In the following example, we will create a restful controller using the new generate-restful-controller command.

First we create a domain object

Second we will generate the REST controller using the new command:

This command will generate a restful controller with the name MovieController with a default REST implementation. Notable is that this generated controller does not extend RestfulController<T> but gives you a full implementation of the REST functionality inside the actions.

Below you can see for example the default implementation of the index method of the generated restful controller.

Furthermore this command will generate the REST responseType settings so both JSON and XML formats are supported.

Code written in Grails 2.4.1

 

Groovy Goodness: Closure as a Class

When we write Groovy code there is a big chance we also write some closures. If we are working with collections for example and use the each, collect or find methods we use closures as arguments for these methods. We can assign closures to variables and use the variable name to reference to closure. But we can also create a subclass of the Closure class to implement a closure. Then we use an instance of the new closure class wherever a closure can be used.

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Spocklight: Indicate Class Under Test with Subject Annotation

If we write a specification for a specific class we can indicate that class with the @Subject annotation. This annotation is only for informational purposes, but can help in making sure we understand which class we are writing the specifications for. The annotation can either be used at class level or field level. If we use the annotation at class level we must specify the class or classes under test as argument for the annotation. If we apply the annotation to a field, the type of the field is used as the class under test. The field can be part of the class definition, but we can also apply the @Subject annotation to fields inside a feature method.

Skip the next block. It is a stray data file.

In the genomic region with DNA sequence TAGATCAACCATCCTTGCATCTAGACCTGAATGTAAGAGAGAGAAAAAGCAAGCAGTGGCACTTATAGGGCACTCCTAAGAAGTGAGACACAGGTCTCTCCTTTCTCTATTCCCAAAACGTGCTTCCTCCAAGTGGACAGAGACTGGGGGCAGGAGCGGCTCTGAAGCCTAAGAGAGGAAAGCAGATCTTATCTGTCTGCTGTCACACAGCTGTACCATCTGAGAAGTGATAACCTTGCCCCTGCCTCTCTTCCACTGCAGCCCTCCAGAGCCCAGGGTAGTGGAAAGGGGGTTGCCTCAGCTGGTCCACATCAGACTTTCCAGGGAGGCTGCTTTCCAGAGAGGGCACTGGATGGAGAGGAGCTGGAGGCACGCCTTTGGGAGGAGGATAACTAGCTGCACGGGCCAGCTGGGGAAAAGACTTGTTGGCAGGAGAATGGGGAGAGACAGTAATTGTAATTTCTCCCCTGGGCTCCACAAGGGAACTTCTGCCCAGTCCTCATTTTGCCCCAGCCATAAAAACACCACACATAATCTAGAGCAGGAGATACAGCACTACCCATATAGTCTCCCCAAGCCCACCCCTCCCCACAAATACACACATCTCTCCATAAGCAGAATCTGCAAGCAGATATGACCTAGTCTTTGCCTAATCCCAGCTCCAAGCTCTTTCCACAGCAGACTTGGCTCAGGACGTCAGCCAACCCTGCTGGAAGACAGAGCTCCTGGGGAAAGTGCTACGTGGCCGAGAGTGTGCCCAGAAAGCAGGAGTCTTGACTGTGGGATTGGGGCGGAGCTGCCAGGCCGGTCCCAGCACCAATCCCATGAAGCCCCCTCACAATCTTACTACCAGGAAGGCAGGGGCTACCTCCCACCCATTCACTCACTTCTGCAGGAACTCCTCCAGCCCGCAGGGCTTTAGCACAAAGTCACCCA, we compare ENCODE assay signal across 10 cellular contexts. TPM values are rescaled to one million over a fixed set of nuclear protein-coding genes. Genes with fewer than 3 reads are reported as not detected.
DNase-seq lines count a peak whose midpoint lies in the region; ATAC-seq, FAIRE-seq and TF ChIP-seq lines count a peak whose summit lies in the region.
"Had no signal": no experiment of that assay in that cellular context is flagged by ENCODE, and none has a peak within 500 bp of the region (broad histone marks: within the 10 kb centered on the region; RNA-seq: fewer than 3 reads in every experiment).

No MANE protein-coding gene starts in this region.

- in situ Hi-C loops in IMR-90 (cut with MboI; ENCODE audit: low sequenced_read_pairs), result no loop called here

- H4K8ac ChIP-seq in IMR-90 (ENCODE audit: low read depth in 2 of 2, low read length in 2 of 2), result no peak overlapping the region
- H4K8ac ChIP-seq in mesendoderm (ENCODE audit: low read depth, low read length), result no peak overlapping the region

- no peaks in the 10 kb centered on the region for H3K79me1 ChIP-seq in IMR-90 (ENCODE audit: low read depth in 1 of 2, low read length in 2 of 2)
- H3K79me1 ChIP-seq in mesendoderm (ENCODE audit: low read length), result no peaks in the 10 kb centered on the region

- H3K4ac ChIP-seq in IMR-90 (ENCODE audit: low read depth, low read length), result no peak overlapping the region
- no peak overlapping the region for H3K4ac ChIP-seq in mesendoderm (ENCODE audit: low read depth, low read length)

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Stateless Spring Security Part 2: Stateless Authentication

This second part of the Stateless Spring Security series is about exploring means of authentication in a stateless way. If you missed the first part about CSRF you can find it here.

So when talking about Authentication, its all about having the client identify itself to the server in a verifiable manner. Typically this start with the server providing the client with a challenge, like a request to fill in a username / password. Today I want to focus on what happens after passing such initial (manual) challenge and how to deal with automatic re-authentication of futher HTTP requests.

Common approaches

Session Cookie based

The most common approach we probably all know is to use a server generated secret token (Session key) in the form of a JSESSIONID cookie. Initial setup for this is near nothing these days perhaps making you forget you have a choice to make here in the first place. Even without further using this “Session key” to store any other state “in the session”, the key itself is in fact state as well.  I.e. without a shared and persistent storage of these keys, no successful authentication will survive a server reboot or requests being load balanced to another server.

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Stateless Spring Security Part 1: Stateless CSRF protection

Today with a RESTful architecture becoming more and more standard it might be worthwhile to spend some time rethinking your current security approaches. Within this small series of blog posts we’ll explore a few relatively new ways of solving web related security issues in a Stateless way. This first entry is about protecting your website against Cross-Site Request Forgery (CSRF).

Recap: What is Cross-Site Request Forgery?

CSRF attacks are based on lingering authentication cookies. After being logged in or otherwise identified as a unique visitor on a site, that site is likely to leave a cookie within the browser. Without explicitly logging out or otherwise removing this cookie, it is likely to remain valid for some time.

Another site can abuse this by having the browser make (Cross-Site) requests to the site under attack. For example including some Javascript to make a POST to “http://siteunderattack.com/changepassword?pw=hacked” will have the browser make that request, attaching any (authentication) cookies still active for that domain to the request!